Both the House and the Senate held floor sessions on Monday and Thursday, while committees continued hearings on bills and on the Governor's budget proposal. The state's updated economic forecast comes out next Monday, and the new figures will be used to set the targets for balancing the state's budget this session.

  • This week, committees heard various provisions from the Governor's budget proposal released last week. The tax portion of Gov. Dayton's proposal drew the most attention as both the House and Senate Tax committees had significant turnouts for supporters and opponents of the bill. Proponents praised the proposal as "fair" and "effective" plan, with no further reductions to local government aid. Concerned testifiers said the proposal was anti-business and unfairly targeted high-income earners. Opponents of Dayton's proposals also worry about wealthy Minnesotans and businesses leaving the state. Read last week's report, which highlights the Governor's proposal.
  • The updated budget forecast will be released Monday. The Governor will adjust his budget proposal to reflect any changes, while the Legislature will begin to put together its budget plans. March 26 is the deadline by which bills with financial implications must have gone through all appropriate committees, or divisions, and be reported to either the Ways and Means Committee in the House or Finance Committee in the Senate.
  • Two bills sponsored by Sen. David Hann (R-Eden Prairie), chair of the Health and Human Services Committee, were heard in the Senate Finance Committee. The first bill, SF32, establishes a defined contribution plan for MinnesotaCare enrollees from which they would purchase health care insurance. The second bill, SF 33, coined the "Freedom of Choice in Health Care Act," excuses Minnesotans from the forthcoming national mandate to purchase health insurance. It states that Minnesotans have the right to freely choose or decline to choose any mode of securing health care services. Both bills passed out of the committee and will be heard next on the Senate floor.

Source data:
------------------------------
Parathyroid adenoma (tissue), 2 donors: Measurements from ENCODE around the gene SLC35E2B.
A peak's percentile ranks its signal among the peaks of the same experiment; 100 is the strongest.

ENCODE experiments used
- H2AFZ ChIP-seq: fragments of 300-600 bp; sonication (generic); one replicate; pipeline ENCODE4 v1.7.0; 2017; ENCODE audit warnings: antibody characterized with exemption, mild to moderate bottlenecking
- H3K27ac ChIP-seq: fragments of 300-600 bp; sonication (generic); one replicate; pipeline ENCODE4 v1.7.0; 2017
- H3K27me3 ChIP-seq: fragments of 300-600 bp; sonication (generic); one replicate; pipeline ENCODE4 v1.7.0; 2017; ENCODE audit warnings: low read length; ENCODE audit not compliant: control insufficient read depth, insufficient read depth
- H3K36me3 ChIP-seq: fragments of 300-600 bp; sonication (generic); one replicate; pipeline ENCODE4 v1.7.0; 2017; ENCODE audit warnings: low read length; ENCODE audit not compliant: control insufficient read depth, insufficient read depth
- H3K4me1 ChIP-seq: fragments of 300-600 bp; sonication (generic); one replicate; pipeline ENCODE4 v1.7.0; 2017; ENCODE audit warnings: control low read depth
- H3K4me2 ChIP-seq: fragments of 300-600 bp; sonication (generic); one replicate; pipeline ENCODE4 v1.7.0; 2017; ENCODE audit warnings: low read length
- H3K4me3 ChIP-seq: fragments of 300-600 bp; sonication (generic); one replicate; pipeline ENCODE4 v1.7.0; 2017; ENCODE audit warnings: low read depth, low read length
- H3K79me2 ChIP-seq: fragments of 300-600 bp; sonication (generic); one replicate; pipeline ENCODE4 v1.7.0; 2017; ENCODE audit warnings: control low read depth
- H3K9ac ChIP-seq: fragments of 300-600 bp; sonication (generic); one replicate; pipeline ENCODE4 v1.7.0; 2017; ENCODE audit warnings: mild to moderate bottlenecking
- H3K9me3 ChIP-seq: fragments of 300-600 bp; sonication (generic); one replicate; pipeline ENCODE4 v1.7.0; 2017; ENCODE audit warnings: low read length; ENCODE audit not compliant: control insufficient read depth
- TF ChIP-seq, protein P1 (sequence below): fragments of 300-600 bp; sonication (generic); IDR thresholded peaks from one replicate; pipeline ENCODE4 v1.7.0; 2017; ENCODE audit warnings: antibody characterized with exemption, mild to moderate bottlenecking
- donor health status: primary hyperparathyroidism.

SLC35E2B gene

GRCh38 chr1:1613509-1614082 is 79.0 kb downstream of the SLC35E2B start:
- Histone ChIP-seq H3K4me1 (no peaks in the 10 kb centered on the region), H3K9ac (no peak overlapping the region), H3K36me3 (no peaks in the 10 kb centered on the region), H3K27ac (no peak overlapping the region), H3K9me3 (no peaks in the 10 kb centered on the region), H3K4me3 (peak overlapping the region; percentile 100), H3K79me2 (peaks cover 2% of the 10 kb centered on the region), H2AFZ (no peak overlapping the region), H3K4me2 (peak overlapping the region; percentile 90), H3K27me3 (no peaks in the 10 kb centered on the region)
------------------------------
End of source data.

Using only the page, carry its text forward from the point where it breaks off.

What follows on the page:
• The bill to streamline the environmental permit process – HF1 (Fabian) - was approved 82-42 by the House on Thursday night. There was some bipartisan support for the bill that seeks to improve permitting done by the Department of Natural Resources and the Pollution Control Agency. Some members of the DFL opposed the bill because of a provision that would allow the proposer of a project to prepare the environmental impact statement (EIS), which typically would have been the local government unit's responsibility. The other controversial provision says the EIS must be reviewed in the Court of Appeals rather than a district court. Both of these provisions were excluded from Governor Dayton's executive order on environmental permitting. On the Senate side, Sen. Bill Ingebrigtsen (R-Alexandria) is carrying SF42, which is still working its way through committees.
  • On Monday, the House and Senate held a joint floor session to elect four members to the Board of Regents at the University of Minnesota. Steve Sviggum, a former House speaker, and business executive David McMillan were chosen to represent the 2nd and 8th Congressional Districts, respectively. David Larson, a retired Cargill executive and an incumbent board member, kept the Board's 3rd Congressional District seat. One of the more controversial races was for the at-large seat between former state representative Laura Brod (R-New Prague), who was selected for the seat over sitting regent Steven Hunter, the secretary/treasurer of the AFL-CIO. Brod and Sviggum were two of the three finalists recommended by the Regent Candidate Advisory Council for the 2nd District seat.
  • Rep. Dean Urdahl (R-Grove City) has sponsored HF264, known as the "cheeseburger bill," which had its first hearing this week in the House Civil Law Committee. The bill basically offers immunity for restaurants and providers from being sued by customers because of weight gain, obesity, or related heath conditions due to the long-term purchase and consumption of such products. The bill was referred to the House Agriculture Policy and Finance Committee but has yet to be scheduled for a specific hearing.
  • Some elected officials want to make sure the sales tax increase that helped pay for the Minnesota Twins' new ballpark doesn't go on forever. When the Legislature signed off on public funding for the new Target Field, the ballpark was funded primarily through a 30-year, 0.15% sales tax increase in Hennepin County. Rep. Ann Lenczewski (DFL-Bloomington) said some little-known provisions in the law could lead to that tax increase continuing on in perpetuity, unless the Legislature takes action. HF502, authored by Rep. Lenczewski, aims to do that.
  • For biographies on all of Governor Dayton's commissioner appointees, click here.